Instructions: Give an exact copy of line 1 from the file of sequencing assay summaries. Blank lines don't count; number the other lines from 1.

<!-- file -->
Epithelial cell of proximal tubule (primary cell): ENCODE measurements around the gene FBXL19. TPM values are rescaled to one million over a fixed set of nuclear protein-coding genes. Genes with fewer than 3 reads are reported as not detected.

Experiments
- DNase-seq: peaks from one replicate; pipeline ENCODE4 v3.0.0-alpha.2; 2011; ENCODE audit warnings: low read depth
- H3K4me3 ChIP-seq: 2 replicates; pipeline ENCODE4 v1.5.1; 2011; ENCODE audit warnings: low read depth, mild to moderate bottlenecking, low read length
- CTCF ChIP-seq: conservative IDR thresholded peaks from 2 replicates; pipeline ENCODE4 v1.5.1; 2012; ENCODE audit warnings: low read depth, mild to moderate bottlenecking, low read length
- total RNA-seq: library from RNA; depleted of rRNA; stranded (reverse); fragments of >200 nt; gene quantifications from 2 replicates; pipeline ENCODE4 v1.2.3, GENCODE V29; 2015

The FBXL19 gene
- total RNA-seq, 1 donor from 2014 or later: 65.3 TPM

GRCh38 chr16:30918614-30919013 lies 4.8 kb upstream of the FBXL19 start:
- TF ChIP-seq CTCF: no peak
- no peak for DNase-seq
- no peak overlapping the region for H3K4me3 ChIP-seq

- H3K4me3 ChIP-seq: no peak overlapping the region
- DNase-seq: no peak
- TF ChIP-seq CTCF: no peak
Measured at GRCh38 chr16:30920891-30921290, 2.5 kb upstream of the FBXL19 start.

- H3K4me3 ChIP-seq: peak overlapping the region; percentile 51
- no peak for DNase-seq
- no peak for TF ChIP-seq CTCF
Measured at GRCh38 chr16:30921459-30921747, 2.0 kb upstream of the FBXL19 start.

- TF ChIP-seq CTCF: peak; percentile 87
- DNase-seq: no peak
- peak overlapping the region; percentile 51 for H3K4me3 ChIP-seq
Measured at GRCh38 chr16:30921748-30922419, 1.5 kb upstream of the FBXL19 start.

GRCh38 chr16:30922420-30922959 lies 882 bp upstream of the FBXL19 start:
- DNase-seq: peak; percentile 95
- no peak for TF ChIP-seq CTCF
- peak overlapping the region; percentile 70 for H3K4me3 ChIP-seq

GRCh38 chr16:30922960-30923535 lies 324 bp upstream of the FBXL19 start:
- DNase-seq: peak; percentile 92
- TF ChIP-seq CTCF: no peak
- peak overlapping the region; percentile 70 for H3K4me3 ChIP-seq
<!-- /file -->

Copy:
Epithelial cell of proximal tubule (primary cell): ENCODE measurements around the gene FBXL19. TPM values are rescaled to one million over a fixed set of nuclear protein-coding genes. Genes with fewer than 3 reads are reported as not detected.